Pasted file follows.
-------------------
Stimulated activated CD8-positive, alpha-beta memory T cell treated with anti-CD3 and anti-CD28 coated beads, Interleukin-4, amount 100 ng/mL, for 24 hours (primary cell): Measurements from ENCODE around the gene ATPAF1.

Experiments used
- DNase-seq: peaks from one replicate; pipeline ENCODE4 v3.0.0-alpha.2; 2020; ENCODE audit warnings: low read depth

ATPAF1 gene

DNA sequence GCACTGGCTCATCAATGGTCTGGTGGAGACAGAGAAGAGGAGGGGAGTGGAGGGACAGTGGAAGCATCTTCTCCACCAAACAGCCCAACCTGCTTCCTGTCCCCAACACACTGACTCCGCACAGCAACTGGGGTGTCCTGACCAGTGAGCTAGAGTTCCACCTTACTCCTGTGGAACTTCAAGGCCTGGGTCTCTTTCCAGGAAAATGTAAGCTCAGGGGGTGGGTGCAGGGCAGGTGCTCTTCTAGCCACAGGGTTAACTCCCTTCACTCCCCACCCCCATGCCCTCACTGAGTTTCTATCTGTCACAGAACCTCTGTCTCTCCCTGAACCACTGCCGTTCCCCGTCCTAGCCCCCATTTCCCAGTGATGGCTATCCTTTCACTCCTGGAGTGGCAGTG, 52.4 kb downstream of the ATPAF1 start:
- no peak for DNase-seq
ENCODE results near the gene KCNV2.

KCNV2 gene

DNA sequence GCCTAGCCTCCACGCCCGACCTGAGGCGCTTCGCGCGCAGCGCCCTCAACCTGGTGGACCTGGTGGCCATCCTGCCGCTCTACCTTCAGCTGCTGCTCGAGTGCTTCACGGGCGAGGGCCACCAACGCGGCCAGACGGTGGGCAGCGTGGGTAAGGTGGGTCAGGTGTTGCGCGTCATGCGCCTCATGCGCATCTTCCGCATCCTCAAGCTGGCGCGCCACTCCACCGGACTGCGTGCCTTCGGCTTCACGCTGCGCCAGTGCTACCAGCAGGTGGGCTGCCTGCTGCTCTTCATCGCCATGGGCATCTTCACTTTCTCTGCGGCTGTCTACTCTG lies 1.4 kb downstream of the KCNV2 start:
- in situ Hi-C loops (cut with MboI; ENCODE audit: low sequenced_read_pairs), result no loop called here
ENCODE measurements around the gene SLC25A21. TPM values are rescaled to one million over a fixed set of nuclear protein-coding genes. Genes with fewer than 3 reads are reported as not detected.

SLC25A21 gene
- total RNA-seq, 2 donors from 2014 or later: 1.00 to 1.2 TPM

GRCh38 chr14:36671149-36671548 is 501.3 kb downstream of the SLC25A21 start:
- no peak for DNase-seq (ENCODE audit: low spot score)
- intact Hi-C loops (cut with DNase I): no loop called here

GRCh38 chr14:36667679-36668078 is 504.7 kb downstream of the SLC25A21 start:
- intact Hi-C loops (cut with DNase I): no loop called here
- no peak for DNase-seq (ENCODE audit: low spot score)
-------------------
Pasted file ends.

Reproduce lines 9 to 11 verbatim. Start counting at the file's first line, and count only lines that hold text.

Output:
DNA sequence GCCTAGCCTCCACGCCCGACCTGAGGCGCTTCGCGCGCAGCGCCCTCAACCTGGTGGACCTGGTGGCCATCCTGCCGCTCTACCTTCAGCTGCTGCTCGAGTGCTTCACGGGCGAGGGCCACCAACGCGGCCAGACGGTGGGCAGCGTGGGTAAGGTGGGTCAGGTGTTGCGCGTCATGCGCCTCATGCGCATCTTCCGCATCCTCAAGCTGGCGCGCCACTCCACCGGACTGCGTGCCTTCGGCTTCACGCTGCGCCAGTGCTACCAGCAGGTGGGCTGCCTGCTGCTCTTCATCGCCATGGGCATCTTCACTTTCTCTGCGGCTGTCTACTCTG lies 1.4 kb downstream of the KCNV2 start:
- in situ Hi-C loops (cut with MboI; ENCODE audit: low sequenced_read_pairs), result no loop called here
ENCODE measurements around the gene SLC25A21. TPM values are rescaled to one million over a fixed set of nuclear protein-coding genes. Genes with fewer than 3 reads are reported as not detected.